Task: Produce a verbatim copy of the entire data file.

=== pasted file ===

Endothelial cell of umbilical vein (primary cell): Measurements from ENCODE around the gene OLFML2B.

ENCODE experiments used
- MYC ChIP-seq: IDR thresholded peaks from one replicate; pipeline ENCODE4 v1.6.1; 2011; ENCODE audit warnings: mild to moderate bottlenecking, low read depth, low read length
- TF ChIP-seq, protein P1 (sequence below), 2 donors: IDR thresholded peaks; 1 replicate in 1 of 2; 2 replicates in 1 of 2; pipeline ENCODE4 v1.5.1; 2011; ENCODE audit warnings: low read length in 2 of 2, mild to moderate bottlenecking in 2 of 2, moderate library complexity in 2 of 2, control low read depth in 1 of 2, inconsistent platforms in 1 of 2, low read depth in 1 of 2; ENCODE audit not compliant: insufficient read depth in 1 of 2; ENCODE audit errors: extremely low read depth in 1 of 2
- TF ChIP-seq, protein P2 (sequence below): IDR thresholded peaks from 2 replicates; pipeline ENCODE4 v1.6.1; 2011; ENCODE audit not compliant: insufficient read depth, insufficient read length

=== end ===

Endothelial cell of umbilical vein (primary cell): Measurements from ENCODE around the gene OLFML2B.

ENCODE experiments used
- MYC ChIP-seq: IDR thresholded peaks from one replicate; pipeline ENCODE4 v1.6.1; 2011; ENCODE audit warnings: mild to moderate bottlenecking, low read depth, low read length
- TF ChIP-seq, protein P1 (sequence below), 2 donors: IDR thresholded peaks; 1 replicate in 1 of 2; 2 replicates in 1 of 2; pipeline ENCODE4 v1.5.1; 2011; ENCODE audit warnings: low read length in 2 of 2, mild to moderate bottlenecking in 2 of 2, moderate library complexity in 2 of 2, control low read depth in 1 of 2, inconsistent platforms in 1 of 2, low read depth in 1 of 2; ENCODE audit not compliant: insufficient read depth in 1 of 2; ENCODE audit errors: extremely low read depth in 1 of 2
- TF ChIP-seq, protein P2 (sequence below): IDR thresholded peaks from 2 replicates; pipeline ENCODE4 v1.6.1; 2011; ENCODE audit not compliant: insufficient read depth, insufficient read length